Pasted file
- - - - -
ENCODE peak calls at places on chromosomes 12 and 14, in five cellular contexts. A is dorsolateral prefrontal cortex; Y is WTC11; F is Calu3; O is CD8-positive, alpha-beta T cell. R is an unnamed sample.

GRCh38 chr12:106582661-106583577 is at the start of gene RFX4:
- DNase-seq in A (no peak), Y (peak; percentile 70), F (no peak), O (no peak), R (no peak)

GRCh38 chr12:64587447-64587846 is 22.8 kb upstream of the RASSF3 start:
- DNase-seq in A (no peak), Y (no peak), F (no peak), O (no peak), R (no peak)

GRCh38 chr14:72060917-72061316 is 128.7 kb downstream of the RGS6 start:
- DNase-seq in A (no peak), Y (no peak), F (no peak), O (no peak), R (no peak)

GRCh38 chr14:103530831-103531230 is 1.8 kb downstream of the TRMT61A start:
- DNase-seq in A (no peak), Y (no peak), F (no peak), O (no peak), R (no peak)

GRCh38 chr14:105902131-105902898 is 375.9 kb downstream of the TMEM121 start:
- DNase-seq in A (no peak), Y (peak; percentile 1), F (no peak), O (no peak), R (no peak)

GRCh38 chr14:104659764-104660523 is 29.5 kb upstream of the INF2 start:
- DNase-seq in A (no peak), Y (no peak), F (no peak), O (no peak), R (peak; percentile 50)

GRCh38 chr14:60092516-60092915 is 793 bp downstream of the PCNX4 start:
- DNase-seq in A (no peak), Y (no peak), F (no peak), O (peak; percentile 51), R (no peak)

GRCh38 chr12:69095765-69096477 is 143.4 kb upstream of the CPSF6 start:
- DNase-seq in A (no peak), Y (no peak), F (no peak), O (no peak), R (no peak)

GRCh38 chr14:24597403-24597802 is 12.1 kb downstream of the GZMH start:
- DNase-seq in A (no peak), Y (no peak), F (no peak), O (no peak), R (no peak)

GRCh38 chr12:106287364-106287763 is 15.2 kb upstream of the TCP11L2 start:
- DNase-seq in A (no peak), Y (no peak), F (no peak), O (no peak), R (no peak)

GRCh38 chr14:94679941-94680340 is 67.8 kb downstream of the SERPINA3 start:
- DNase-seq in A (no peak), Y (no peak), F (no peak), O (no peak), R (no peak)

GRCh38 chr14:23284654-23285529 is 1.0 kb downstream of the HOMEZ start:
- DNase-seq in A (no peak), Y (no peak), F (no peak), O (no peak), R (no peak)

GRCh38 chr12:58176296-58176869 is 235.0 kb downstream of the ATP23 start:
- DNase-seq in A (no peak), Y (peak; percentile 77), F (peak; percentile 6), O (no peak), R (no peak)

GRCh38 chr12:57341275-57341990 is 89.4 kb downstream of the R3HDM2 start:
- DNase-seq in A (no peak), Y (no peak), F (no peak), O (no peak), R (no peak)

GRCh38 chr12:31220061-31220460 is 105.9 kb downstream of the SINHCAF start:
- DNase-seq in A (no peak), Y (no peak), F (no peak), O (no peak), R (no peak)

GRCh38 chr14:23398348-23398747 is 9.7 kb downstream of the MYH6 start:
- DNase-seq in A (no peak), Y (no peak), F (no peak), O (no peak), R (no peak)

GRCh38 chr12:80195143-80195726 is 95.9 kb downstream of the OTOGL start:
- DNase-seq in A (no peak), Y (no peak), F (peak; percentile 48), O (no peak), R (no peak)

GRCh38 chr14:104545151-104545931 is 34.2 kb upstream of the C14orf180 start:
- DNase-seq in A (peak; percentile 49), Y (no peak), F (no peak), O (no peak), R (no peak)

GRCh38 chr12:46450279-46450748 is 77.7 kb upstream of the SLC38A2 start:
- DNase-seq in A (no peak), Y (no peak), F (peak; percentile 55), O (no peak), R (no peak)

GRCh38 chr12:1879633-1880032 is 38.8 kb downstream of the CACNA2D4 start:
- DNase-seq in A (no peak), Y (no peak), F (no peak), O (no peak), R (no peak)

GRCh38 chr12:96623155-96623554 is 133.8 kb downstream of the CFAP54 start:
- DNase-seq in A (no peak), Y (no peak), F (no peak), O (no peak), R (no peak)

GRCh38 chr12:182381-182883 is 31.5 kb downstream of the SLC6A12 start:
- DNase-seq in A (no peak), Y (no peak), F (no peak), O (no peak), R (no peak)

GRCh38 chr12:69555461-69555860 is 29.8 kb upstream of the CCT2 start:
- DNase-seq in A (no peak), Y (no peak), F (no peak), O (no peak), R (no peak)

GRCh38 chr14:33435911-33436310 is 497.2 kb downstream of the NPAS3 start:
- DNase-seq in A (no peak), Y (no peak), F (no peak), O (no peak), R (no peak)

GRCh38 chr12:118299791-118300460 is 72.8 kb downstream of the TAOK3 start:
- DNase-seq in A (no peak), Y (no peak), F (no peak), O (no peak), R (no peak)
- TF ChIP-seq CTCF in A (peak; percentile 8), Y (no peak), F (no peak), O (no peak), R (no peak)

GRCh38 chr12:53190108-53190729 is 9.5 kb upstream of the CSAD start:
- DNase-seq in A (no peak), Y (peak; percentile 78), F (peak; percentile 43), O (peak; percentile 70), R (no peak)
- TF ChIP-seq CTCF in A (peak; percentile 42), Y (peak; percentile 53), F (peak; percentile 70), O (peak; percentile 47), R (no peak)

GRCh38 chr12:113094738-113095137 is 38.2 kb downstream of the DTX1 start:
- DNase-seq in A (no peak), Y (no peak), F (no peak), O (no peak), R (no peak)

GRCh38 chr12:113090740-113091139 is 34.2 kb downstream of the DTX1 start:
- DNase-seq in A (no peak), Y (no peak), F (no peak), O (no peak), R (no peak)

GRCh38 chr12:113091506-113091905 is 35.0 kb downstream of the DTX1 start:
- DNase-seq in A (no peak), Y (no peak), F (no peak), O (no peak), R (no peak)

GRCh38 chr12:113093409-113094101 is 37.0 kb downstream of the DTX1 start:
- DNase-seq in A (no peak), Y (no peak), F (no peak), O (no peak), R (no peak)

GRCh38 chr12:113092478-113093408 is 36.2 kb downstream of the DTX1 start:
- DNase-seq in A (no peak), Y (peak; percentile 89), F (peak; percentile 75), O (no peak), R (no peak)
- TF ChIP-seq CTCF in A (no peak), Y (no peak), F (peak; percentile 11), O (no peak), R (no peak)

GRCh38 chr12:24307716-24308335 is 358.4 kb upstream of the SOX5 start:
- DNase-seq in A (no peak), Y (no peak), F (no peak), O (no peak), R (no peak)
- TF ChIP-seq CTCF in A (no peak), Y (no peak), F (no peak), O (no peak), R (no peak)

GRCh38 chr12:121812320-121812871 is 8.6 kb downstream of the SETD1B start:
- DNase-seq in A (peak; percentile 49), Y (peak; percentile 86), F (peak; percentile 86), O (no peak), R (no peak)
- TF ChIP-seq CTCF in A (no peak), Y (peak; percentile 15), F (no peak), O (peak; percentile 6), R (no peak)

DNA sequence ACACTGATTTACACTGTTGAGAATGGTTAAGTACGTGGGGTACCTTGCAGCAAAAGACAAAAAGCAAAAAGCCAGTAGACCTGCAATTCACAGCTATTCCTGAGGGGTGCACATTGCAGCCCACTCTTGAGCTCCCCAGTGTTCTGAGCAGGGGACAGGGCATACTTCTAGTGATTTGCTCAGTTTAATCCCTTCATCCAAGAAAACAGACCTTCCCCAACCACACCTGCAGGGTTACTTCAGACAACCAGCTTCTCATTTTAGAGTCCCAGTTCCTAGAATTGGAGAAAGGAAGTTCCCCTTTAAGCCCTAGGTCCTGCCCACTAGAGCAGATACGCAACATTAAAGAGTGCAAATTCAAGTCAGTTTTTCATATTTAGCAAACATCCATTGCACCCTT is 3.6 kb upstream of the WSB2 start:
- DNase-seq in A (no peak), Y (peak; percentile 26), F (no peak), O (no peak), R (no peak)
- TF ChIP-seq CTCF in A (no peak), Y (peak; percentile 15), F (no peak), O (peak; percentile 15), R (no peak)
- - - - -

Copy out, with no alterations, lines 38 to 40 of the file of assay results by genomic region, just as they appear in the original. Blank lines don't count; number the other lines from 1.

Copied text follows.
GRCh38 chr12:46450279-46450748 is 77.7 kb upstream of the SLC38A2 start:
- DNase-seq in A (no peak), Y (no peak), F (peak; percentile 55), O (no peak), R (no peak)

GRCh38 chr12:1879633-1880032 is 38.8 kb downstream of the CACNA2D4 start: